‘Uptight?’ Luke frowned. ‘I’m not uptight.’
Alma tutted. ‘That’s exactly what an uptight person would say. If you loosened up, your raindrops would too, and they’d spread into cloud, like my swan here.’
Being told to calm down, Luke thought, was like being told to forget something. The more you tried, the harder it was. And those who went around saying it usually knew better.
‘I don’t get it. Why do I need a swan?’
She put her hand on her chest, where her heart would have been. ‘I’m only trying to help, no need to be defensive. If it’s too difficult, I can drop you back at the plant. I’m sure wiping up sewage is just as much fun.’
He didn’t rise to the bait. He took a breath and smiled back.
‘I’m curious, that’s all.’
‘Well, if you must know, you need your own cloud to catch the wind. That’s how you fly.’
Something stirred inside him. ‘Like flying a kite?’
‘A bit but, of course, it’s far more difficult.’ Alma shook her head. ‘It takes lots of practice. And for a start you need to imagine your shape . . .’
Luke had stopped listening. He remembered flying kites on Parliament Hill with Lizzy and Dad, their tasseled diamonds soaring high in the air. The image burned in his mind. His skin seemed to tingle with the thought of it all.
‘You’re doing it,’ Alma whispered. ‘Whatever you’re doing, don’t stop!’
He couldn’t have stopped if he’d wanted to. It was all flooding back. They’d bundle their kites up with string and catch the train, then climb the steep, muddy hill together. His dad walked in the middle, holding them each by the hand. Then when they reached the top . . .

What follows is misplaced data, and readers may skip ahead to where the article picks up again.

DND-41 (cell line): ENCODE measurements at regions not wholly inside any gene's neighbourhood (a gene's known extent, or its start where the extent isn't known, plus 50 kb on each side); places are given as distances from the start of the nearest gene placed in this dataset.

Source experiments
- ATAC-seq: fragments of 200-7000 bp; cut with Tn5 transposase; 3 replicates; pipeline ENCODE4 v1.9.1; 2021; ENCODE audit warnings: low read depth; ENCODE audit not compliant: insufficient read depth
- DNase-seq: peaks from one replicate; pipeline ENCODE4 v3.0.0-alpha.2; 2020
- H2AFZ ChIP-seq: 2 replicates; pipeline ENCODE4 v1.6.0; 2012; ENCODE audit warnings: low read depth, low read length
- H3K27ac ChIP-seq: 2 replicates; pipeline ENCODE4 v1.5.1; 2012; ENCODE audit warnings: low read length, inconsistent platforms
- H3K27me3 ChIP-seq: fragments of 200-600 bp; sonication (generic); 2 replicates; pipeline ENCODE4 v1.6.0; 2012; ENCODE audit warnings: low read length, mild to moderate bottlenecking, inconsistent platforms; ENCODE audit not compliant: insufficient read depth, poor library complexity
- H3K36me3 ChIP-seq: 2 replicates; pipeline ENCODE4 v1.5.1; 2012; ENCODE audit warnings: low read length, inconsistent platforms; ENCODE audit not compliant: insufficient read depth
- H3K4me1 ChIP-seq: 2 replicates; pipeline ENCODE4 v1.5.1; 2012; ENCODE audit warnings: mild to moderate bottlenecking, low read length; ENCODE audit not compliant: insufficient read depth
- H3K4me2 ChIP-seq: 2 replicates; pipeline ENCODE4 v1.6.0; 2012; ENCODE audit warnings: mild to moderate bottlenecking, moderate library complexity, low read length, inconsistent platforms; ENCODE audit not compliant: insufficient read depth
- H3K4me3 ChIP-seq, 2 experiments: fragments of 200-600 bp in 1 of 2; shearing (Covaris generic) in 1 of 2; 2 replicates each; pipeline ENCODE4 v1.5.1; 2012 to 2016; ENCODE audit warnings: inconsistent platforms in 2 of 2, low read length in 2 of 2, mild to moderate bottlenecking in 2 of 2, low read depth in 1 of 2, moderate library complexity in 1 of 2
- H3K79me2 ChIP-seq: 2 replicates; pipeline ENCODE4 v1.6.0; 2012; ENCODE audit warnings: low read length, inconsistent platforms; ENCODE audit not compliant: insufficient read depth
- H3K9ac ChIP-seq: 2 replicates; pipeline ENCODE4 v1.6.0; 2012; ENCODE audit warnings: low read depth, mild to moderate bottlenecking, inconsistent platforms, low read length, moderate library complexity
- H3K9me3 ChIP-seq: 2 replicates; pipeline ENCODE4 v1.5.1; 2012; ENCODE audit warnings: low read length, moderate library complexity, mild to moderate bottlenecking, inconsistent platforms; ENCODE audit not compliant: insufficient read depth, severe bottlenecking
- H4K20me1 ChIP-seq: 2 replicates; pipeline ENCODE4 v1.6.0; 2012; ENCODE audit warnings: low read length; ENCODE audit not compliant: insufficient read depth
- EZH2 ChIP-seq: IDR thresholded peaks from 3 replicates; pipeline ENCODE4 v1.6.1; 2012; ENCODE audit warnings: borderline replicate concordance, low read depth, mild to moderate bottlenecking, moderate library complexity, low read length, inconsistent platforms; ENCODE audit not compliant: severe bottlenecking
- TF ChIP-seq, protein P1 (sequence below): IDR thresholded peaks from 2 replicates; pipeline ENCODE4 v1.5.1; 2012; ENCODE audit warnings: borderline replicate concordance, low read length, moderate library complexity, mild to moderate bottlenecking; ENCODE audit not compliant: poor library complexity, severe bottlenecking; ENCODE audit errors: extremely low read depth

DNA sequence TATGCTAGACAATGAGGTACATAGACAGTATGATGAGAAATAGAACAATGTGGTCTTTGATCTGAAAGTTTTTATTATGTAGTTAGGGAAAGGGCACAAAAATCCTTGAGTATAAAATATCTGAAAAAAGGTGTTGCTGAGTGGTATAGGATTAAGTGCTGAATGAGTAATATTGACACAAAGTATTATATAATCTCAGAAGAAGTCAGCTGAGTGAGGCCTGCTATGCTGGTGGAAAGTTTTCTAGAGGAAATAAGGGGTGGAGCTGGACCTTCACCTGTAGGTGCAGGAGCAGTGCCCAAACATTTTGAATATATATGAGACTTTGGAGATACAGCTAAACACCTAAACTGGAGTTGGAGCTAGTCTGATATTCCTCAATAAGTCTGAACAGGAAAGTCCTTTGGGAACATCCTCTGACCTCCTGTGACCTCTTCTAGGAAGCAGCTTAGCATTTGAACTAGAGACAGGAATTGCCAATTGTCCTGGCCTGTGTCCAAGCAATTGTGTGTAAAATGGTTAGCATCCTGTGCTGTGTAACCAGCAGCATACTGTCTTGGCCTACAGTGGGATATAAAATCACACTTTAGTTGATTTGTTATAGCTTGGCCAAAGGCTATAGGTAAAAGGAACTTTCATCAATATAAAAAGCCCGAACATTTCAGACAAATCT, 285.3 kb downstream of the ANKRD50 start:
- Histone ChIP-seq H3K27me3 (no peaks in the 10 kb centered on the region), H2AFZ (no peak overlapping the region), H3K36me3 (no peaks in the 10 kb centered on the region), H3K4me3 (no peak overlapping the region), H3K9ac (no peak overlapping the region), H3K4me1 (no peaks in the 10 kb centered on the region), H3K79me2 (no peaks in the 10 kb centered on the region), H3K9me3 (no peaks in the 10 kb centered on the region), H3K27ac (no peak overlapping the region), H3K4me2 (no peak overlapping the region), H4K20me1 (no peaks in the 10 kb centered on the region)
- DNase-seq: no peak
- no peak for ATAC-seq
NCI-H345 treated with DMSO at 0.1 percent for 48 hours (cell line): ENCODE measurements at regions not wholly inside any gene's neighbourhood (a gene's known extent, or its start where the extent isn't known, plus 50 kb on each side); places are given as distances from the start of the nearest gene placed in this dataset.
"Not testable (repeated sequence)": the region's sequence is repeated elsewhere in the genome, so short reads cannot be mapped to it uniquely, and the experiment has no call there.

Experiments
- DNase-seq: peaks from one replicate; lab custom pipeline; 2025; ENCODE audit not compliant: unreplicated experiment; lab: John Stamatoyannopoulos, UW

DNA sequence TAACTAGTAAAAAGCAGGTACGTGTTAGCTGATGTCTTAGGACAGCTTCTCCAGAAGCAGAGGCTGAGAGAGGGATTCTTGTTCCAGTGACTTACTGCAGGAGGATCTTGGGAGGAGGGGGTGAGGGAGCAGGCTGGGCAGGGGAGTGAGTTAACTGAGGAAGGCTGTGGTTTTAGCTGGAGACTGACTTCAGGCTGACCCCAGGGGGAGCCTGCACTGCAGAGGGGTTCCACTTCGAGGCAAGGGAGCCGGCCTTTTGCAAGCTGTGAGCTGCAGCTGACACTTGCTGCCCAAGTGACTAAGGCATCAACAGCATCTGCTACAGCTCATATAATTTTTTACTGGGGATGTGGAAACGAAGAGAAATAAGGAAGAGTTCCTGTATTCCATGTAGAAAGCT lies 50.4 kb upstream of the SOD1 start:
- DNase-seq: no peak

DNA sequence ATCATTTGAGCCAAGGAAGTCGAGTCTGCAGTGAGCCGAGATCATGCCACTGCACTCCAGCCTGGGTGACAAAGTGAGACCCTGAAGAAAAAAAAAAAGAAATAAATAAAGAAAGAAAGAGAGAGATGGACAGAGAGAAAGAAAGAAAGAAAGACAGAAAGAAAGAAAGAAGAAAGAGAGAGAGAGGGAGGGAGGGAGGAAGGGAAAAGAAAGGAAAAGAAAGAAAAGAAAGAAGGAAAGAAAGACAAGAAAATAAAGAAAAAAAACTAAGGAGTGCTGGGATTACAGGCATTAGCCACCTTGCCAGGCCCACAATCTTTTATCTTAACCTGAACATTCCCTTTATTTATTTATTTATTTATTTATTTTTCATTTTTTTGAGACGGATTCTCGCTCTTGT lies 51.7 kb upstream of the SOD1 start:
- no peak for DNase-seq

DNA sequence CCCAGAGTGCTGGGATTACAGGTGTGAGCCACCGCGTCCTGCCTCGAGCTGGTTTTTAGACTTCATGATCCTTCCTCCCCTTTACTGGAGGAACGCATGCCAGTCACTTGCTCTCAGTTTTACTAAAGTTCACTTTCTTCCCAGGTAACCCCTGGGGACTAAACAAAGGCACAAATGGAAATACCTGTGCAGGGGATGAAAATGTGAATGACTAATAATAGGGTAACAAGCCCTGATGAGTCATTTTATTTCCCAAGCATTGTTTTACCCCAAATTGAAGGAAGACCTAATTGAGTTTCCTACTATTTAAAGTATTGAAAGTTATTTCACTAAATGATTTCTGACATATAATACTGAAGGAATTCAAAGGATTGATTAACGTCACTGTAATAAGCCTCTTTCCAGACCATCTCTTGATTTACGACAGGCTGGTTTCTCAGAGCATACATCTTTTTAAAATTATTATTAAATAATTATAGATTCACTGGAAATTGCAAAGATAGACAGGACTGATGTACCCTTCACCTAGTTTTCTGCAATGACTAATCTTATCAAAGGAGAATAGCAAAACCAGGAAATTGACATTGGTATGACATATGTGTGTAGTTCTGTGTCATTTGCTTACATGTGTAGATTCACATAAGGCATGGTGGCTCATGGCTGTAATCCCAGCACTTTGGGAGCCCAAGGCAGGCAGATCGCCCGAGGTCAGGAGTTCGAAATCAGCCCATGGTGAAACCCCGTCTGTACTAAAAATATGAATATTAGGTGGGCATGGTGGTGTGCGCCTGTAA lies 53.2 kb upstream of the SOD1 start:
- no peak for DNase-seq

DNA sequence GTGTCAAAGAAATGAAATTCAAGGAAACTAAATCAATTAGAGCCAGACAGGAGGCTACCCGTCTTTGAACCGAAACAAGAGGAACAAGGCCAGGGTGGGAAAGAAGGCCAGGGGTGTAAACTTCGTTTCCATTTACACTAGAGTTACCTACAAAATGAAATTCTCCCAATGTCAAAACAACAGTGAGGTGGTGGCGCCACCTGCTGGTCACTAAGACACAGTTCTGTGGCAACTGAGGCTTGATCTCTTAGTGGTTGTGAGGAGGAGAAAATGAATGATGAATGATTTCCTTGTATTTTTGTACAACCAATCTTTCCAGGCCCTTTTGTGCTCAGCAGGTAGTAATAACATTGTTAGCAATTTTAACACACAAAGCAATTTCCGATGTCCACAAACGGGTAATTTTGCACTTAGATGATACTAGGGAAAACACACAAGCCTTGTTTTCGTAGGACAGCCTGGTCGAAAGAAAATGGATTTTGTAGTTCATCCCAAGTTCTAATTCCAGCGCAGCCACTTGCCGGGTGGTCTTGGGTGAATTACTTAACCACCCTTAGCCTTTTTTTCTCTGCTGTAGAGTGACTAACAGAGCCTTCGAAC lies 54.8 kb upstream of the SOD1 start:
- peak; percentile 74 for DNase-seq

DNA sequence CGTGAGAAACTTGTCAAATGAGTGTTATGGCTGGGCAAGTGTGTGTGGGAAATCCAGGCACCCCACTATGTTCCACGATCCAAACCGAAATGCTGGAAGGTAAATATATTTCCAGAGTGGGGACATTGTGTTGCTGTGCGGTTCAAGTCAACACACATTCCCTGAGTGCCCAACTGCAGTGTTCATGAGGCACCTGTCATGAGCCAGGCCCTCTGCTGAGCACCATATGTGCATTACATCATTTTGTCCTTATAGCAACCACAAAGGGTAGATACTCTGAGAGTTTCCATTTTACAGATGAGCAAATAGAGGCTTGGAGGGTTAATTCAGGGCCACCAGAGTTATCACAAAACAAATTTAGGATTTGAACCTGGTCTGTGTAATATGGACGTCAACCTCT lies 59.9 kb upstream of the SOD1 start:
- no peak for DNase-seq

He stopped for a moment and caught his breath. It was as though all the memories, after being buried for so long, were bursting out of him, in all directions. And there was that tingling again – from the top of his head to the tips of his toes. Alma pulled at his hand. ‘Luke, look down.’
There at his feet, a cloud was unfolding. It seemed to come from inside him, he could feel it stretching, like an endless yawn. Larger and larger, until he stood on a diamond-shaped cloud of his own.
She frowned a little. ‘Beginners’ luck, I guess, but it’s a bit . . . edgy.’
‘It’s my kite, from home.’
‘It’s ugly. Normally, we make animals. Like my swan, you see. It’s prettier that way. But I guess, if I must, I can work with a triangle.’
‘It’s not a triangle. It’s a diamond.’
She rolled her eyes. ‘Same difference. Now, pay attention. Flying a cloud is a most technical thing . . .’
And she was talking again. Talking his ear off. A girl, he thought, who didn’t know the difference between a triangle and a diamond.
‘. . . and honestly, quite dangerous, if a storm gets you . . .’ she prattled on.
What did Alma know about danger? She was already dead, for a start, and that morning had got herself stuck inside an incinerator.
‘Are you listening, Luke? This is a regulation safety briefing. It’s very—’
‘But you said to seize the day, and we just seem to be—’
‘Seize it, yes. Interrupt me, no.’
So he didn’t interrupt again. Not when he felt the breeze brewing behind him. Nor when he realised that he could move his cloud (it was not half as technical as Alma made out). And when the wind finally peaked, in a powerful gust, he didn’t say a word to interrupt her flow. He just took a deep breath, tilted his cloud to catch the wind, and rocketed down towards the city. Whooping, he turned back to wave at Alma. He didn’t know which was sweeter: flying a cloud, or the fact that Alma, for once, looked lost for words.
Huge thanks to Hachette for inviting me to take part in the Ghostcloud blog tour. Do make sure you check out all of the other stops.